Nevada is the only place in the U.S. where betting on college and professional sports is legal, apart from the Oregon Lottery. Legal sports betting, decreased stigma attached to sports betting, and improved settings for sports betting within casinos have all contributed to increasing sports wagering popularity since 1982. Although boxing is not one of the primary sports betting activities in Nevada (see chart)*, a former vice president of MGM Grand commented that boxing matches, more than any other hotel event, attract high-rollers. Gamblers who placed a bet on the Tyson-Holyfield fight on June 28th encountered an unusual situation. Mike Tyson lost by being disqualified for biting Holyfield’s ear. MGM Grand casino, where the match took place, closed for about two hours while security handled the ensuing chaos of the fight***. Nevada’s 129 sports books actually lost $4.9 million in the previous Tyson-Holyfield fight in November, when Holyfield unexpectedly beat Tyson**. The odds for Tyson in the June 28 match were 2.1 to 1, according to one consultant on the Internet4. Casinos cannot precisely predict the probability of a single outcome on any game or event. Therefore, sporting events provide more risk to the casino than table games. This situation suggests that casinos gamble more with sporting events than with any other gaming activity. In this unique situation, casinos become like their patrons. Future research will be necessary to determine how casinos and patrons behave following wins and losses in the sporting arena.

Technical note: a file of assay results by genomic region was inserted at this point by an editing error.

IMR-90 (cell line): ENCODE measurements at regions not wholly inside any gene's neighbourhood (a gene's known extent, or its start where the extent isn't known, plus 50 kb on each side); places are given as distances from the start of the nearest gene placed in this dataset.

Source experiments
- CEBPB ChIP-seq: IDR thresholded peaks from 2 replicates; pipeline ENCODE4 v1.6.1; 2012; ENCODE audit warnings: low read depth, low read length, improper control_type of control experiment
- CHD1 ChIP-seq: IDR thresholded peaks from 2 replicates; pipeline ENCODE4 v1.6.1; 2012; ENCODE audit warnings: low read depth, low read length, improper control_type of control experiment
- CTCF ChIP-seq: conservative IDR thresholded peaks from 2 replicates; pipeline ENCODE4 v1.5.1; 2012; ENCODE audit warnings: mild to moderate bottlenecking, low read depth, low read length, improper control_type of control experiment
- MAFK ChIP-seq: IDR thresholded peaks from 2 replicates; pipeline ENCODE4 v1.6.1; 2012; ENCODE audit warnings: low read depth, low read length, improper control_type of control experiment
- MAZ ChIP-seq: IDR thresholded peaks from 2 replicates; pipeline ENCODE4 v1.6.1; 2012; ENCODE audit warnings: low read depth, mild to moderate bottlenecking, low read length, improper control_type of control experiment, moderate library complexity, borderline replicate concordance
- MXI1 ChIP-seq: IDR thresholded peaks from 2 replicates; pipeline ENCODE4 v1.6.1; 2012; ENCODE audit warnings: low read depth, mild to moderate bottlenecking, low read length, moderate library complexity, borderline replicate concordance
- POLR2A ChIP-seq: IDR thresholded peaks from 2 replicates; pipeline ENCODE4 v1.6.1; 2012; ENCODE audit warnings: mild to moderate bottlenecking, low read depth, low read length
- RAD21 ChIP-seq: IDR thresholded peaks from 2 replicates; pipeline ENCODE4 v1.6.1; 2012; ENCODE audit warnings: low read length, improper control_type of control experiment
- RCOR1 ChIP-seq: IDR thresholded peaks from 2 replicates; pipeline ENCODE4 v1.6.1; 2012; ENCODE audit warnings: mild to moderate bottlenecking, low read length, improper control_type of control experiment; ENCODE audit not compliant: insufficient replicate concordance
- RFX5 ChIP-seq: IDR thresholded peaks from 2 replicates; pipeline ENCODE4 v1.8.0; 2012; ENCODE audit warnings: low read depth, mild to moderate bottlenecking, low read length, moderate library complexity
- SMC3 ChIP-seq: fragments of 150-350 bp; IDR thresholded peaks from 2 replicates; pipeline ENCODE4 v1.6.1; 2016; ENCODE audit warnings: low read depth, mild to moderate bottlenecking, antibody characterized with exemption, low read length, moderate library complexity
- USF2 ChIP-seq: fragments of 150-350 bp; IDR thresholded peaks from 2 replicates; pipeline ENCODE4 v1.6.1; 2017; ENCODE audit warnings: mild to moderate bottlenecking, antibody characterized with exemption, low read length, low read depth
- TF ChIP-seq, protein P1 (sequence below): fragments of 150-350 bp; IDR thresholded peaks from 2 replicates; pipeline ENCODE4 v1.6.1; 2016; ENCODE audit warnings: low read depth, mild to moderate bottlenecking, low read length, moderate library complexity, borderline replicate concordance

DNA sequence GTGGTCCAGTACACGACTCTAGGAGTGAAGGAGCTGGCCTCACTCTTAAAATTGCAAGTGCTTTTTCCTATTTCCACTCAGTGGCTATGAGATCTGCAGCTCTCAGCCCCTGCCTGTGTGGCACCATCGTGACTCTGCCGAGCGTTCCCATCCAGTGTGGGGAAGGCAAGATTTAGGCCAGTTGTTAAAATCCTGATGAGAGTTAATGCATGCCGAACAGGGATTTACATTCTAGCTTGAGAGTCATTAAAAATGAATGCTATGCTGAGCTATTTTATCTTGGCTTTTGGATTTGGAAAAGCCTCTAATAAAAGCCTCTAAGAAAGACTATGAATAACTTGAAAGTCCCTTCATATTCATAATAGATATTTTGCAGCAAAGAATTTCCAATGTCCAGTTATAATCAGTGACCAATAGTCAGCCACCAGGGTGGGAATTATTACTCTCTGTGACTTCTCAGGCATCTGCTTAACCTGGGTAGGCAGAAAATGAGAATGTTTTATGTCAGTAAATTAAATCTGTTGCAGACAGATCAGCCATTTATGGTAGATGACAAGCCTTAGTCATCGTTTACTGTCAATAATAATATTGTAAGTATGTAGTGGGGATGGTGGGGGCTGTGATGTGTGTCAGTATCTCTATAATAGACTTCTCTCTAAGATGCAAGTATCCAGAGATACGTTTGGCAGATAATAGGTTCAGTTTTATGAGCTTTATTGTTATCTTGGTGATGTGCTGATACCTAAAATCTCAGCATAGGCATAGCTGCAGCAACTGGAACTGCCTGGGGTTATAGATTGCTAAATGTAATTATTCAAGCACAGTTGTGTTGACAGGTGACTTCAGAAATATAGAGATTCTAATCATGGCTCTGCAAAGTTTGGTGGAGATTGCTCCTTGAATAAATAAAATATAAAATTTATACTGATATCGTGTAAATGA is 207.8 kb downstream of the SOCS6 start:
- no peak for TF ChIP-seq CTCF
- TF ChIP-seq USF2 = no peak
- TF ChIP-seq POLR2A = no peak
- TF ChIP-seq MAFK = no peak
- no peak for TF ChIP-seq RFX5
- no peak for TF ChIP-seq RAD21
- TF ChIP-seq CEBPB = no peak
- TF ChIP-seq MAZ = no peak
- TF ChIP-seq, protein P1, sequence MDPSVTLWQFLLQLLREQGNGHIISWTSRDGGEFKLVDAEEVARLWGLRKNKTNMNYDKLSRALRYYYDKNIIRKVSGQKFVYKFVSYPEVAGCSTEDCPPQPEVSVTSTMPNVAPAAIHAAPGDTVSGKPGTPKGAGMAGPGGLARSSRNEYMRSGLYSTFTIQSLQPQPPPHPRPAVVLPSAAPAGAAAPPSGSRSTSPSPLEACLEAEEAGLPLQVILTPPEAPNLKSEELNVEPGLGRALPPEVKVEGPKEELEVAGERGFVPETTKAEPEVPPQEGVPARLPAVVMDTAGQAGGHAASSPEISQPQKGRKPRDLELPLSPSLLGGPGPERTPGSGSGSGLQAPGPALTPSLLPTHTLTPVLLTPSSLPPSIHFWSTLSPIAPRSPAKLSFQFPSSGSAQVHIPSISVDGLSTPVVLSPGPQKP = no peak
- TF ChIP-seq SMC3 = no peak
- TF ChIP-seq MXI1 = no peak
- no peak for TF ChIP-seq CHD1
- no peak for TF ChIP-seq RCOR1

*Palermo, D. (1997, April). Rewriting the book: Sports book operators are upgrading facilities to attract a new wave of gamblers. International Gaming & Wagering Business, 18(4), 45-52.
**Palermo, D. (1997, April). Marketing the main event. International Gaming & Wagering Business, 18(4), 50-51.
***Anderson, D. (1997, June 30). Sports of the times: Tyson really bit himself. The New York Times; 4Lou’s Views, on Comprehensive Sports Information web site: http://www.covers.com/csi/inside/lou_game.html.
This public education project is funded, in part, by The Andrews Foundation.